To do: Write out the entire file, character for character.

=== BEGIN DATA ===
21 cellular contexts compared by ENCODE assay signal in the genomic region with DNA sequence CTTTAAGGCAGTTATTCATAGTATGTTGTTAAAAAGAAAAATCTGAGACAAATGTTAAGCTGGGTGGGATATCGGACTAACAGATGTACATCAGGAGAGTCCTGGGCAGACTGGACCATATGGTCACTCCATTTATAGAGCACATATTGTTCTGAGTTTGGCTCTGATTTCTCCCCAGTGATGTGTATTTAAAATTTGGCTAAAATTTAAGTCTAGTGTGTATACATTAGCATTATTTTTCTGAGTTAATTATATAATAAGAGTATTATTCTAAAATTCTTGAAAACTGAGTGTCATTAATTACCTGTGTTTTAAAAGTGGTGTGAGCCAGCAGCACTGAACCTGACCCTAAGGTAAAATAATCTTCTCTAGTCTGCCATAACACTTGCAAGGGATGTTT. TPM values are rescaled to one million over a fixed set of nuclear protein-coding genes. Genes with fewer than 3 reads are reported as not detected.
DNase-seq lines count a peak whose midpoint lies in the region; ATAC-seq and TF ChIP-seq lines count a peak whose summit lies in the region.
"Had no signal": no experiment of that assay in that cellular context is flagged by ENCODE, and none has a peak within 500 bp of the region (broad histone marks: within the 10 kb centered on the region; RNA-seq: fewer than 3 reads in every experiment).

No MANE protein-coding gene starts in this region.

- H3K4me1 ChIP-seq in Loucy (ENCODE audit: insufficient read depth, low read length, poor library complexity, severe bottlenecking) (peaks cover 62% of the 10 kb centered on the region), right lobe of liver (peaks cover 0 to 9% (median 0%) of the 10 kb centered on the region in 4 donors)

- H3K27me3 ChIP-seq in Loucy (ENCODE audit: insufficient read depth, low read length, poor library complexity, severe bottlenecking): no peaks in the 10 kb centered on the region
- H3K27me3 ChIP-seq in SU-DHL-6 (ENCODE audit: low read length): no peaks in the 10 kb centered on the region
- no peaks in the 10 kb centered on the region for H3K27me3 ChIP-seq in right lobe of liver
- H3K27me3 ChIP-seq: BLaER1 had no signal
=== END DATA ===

21 cellular contexts compared by ENCODE assay signal in the genomic region with DNA sequence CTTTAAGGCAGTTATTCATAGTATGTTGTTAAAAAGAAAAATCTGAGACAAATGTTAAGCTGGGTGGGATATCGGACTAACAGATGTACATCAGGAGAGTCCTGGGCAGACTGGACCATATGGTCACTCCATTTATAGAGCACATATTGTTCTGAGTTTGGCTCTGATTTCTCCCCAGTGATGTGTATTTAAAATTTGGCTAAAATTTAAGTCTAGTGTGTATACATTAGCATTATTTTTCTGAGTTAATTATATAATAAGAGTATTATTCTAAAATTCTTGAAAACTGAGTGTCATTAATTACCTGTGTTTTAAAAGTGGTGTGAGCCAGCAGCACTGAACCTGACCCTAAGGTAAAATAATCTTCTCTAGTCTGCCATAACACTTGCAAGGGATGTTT. TPM values are rescaled to one million over a fixed set of nuclear protein-coding genes. Genes with fewer than 3 reads are reported as not detected.
DNase-seq lines count a peak whose midpoint lies in the region; ATAC-seq and TF ChIP-seq lines count a peak whose summit lies in the region.
"Had no signal": no experiment of that assay in that cellular context is flagged by ENCODE, and none has a peak within 500 bp of the region (broad histone marks: within the 10 kb centered on the region; RNA-seq: fewer than 3 reads in every experiment).

No MANE protein-coding gene starts in this region.

- H3K4me1 ChIP-seq in Loucy (ENCODE audit: insufficient read depth, low read length, poor library complexity, severe bottlenecking) (peaks cover 62% of the 10 kb centered on the region), right lobe of liver (peaks cover 0 to 9% (median 0%) of the 10 kb centered on the region in 4 donors)

- H3K27me3 ChIP-seq in Loucy (ENCODE audit: insufficient read depth, low read length, poor library complexity, severe bottlenecking): no peaks in the 10 kb centered on the region
- H3K27me3 ChIP-seq in SU-DHL-6 (ENCODE audit: low read length): no peaks in the 10 kb centered on the region
- no peaks in the 10 kb centered on the region for H3K27me3 ChIP-seq in right lobe of liver
- H3K27me3 ChIP-seq: BLaER1 had no signal